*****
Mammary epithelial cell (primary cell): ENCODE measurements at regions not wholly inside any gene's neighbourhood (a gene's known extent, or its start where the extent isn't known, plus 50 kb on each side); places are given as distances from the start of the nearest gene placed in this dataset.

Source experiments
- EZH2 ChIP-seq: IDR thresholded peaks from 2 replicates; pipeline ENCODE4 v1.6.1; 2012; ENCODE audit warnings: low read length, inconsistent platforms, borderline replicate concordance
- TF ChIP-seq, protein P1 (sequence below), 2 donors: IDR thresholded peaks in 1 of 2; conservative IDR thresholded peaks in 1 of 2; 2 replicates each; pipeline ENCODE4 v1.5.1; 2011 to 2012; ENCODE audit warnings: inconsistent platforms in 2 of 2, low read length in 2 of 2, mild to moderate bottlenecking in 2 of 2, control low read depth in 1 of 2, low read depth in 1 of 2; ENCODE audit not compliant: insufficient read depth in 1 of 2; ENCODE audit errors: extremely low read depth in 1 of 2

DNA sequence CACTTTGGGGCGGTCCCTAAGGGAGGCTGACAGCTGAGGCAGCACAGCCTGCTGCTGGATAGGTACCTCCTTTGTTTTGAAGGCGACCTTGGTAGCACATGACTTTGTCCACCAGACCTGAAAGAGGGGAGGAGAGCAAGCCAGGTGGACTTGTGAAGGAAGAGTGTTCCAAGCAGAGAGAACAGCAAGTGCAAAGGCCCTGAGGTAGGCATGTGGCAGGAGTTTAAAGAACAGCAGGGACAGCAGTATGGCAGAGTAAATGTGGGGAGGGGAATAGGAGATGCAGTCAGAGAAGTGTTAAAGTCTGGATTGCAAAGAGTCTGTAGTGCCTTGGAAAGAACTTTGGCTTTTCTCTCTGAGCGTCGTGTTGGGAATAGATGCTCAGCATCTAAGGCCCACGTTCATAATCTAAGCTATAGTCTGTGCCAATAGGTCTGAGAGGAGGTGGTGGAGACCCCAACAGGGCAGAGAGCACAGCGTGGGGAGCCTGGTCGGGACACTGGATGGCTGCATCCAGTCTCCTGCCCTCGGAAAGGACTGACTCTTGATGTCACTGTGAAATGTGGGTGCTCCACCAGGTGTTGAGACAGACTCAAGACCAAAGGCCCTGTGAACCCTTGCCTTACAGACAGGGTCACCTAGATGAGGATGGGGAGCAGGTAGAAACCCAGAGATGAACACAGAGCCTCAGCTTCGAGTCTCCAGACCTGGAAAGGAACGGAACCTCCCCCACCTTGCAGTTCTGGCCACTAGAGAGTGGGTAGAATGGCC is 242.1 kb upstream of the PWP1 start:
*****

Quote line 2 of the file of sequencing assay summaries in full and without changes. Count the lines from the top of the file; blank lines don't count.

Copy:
Source experiments